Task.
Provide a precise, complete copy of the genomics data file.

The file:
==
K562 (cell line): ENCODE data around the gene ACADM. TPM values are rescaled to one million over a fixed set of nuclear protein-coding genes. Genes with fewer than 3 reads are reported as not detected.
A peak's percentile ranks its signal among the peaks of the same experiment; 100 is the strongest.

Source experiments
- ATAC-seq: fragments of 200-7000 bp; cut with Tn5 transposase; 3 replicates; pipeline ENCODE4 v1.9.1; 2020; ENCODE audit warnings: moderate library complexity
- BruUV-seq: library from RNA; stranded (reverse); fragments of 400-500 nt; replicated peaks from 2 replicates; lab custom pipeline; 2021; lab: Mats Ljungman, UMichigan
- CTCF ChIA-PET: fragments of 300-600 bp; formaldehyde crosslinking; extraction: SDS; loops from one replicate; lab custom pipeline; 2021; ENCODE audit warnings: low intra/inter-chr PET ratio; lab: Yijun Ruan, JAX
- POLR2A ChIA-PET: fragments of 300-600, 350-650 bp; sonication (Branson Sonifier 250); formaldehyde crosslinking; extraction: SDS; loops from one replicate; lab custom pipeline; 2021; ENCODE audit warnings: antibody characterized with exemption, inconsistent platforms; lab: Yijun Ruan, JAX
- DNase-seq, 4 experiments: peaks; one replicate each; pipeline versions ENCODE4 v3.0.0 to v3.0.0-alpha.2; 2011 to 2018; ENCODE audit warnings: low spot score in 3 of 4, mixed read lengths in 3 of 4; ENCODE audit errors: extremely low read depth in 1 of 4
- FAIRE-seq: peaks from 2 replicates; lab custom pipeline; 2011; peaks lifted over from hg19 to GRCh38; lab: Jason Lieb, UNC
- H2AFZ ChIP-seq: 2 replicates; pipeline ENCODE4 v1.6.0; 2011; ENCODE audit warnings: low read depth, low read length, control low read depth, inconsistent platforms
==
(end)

K562 (cell line): ENCODE data around the gene ACADM. TPM values are rescaled to one million over a fixed set of nuclear protein-coding genes. Genes with fewer than 3 reads are reported as not detected.
A peak's percentile ranks its signal among the peaks of the same experiment; 100 is the strongest.

Source experiments
- ATAC-seq: fragments of 200-7000 bp; cut with Tn5 transposase; 3 replicates; pipeline ENCODE4 v1.9.1; 2020; ENCODE audit warnings: moderate library complexity
- BruUV-seq: library from RNA; stranded (reverse); fragments of 400-500 nt; replicated peaks from 2 replicates; lab custom pipeline; 2021; lab: Mats Ljungman, UMichigan
- CTCF ChIA-PET: fragments of 300-600 bp; formaldehyde crosslinking; extraction: SDS; loops from one replicate; lab custom pipeline; 2021; ENCODE audit warnings: low intra/inter-chr PET ratio; lab: Yijun Ruan, JAX
- POLR2A ChIA-PET: fragments of 300-600, 350-650 bp; sonication (Branson Sonifier 250); formaldehyde crosslinking; extraction: SDS; loops from one replicate; lab custom pipeline; 2021; ENCODE audit warnings: antibody characterized with exemption, inconsistent platforms; lab: Yijun Ruan, JAX
- DNase-seq, 4 experiments: peaks; one replicate each; pipeline versions ENCODE4 v3.0.0 to v3.0.0-alpha.2; 2011 to 2018; ENCODE audit warnings: low spot score in 3 of 4, mixed read lengths in 3 of 4; ENCODE audit errors: extremely low read depth in 1 of 4
- FAIRE-seq: peaks from 2 replicates; lab custom pipeline; 2011; peaks lifted over from hg19 to GRCh38; lab: Jason Lieb, UNC
- H2AFZ ChIP-seq: 2 replicates; pipeline ENCODE4 v1.6.0; 2011; ENCODE audit warnings: low read depth, low read length, control low read depth, inconsistent platforms